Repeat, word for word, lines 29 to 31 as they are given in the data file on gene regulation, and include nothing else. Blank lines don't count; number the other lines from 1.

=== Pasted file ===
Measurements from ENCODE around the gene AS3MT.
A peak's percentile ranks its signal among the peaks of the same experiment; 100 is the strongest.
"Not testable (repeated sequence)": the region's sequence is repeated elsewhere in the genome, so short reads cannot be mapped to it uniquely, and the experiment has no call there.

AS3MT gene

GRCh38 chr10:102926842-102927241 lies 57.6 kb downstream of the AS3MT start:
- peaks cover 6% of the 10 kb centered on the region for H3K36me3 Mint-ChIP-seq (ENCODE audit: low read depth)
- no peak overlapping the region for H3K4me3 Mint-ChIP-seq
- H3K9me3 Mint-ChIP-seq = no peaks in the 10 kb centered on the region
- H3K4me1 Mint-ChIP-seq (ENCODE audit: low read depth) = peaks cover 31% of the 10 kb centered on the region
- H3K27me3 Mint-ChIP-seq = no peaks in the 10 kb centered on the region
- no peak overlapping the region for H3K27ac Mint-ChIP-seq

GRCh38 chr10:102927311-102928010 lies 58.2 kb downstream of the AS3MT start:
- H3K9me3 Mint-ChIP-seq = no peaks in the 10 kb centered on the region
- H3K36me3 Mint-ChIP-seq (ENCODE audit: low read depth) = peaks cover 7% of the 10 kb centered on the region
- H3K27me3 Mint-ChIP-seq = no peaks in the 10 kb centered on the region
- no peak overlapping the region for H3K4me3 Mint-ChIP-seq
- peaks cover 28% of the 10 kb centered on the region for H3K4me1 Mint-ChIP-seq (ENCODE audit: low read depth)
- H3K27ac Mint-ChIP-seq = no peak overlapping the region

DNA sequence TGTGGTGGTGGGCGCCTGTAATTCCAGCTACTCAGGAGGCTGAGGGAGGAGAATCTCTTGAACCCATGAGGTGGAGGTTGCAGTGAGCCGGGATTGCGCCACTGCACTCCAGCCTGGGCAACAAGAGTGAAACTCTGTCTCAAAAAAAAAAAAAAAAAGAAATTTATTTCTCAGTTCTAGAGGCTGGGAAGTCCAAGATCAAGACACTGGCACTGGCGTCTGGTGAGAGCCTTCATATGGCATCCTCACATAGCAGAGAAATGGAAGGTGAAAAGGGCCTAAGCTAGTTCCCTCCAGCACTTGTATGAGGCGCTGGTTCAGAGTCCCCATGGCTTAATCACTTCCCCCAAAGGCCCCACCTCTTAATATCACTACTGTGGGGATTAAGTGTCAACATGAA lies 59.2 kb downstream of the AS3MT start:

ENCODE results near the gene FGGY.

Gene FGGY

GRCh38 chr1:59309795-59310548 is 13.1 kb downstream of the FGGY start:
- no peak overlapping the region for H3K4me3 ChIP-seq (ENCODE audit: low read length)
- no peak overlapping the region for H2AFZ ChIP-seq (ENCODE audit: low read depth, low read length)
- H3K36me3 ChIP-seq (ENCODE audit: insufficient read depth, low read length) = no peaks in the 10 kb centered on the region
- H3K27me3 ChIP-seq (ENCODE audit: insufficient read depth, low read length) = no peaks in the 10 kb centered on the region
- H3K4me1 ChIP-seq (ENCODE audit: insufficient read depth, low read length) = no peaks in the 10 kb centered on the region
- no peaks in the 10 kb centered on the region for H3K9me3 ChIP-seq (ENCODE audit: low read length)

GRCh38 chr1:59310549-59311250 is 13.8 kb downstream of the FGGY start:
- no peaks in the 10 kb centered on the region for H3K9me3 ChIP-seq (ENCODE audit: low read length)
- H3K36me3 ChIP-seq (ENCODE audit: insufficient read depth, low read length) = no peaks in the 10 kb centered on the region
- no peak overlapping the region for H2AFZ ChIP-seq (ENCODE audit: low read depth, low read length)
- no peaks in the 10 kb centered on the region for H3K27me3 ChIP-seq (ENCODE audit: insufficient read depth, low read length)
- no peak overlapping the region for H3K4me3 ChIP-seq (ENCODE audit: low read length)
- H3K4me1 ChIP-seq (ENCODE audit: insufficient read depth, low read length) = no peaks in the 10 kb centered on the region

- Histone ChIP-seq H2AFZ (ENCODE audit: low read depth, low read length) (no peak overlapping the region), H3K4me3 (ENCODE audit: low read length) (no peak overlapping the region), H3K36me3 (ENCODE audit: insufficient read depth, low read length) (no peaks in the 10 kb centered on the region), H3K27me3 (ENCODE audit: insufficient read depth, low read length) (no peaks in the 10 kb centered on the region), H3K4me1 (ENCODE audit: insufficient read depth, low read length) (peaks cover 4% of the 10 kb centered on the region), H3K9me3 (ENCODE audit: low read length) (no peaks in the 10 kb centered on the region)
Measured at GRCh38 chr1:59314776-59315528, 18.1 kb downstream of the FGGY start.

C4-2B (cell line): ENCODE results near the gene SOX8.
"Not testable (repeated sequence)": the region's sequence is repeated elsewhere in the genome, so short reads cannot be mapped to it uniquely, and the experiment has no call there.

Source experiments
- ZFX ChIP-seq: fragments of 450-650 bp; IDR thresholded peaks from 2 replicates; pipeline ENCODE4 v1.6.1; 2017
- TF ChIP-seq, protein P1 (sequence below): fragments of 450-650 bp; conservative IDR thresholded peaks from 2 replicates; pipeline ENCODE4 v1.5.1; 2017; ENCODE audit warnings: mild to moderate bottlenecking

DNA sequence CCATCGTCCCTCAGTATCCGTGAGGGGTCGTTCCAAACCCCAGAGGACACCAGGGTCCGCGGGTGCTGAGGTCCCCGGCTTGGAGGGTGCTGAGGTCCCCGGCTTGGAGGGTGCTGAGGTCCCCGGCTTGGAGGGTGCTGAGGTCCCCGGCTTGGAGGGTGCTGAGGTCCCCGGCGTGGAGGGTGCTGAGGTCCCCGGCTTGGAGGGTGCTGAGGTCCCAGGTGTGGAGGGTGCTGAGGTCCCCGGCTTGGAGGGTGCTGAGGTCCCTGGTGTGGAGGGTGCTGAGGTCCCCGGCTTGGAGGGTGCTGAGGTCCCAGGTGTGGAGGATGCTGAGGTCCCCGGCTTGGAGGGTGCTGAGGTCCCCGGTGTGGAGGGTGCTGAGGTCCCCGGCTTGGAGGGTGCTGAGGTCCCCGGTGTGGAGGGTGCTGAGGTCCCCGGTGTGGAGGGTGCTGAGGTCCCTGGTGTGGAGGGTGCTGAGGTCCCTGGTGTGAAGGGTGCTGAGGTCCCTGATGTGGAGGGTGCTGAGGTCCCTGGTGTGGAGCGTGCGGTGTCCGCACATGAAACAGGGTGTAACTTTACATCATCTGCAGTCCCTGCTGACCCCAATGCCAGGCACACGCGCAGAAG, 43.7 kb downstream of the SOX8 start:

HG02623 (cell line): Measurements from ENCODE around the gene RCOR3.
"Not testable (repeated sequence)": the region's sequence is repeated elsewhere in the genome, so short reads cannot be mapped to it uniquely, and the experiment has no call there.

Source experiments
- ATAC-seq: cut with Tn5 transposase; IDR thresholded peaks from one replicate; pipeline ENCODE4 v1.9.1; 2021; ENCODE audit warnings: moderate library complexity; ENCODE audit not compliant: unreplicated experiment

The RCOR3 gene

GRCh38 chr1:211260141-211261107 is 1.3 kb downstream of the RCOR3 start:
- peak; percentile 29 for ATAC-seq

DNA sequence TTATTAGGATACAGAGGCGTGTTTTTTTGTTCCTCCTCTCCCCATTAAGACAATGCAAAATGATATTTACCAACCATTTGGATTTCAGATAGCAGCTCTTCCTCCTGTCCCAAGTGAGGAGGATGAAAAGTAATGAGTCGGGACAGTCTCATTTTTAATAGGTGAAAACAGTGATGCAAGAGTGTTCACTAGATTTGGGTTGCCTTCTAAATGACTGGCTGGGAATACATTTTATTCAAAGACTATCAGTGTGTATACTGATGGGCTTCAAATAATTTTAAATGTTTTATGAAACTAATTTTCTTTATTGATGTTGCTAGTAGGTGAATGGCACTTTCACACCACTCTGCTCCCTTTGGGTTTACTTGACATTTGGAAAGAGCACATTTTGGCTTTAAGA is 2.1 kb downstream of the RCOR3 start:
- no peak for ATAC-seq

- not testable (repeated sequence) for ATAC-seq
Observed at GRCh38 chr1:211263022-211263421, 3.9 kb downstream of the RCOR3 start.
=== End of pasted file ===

GRCh38 chr1:59310549-59311250 is 13.8 kb downstream of the FGGY start:
- no peaks in the 10 kb centered on the region for H3K9me3 ChIP-seq (ENCODE audit: low read length)
- H3K36me3 ChIP-seq (ENCODE audit: insufficient read depth, low read length) = no peaks in the 10 kb centered on the region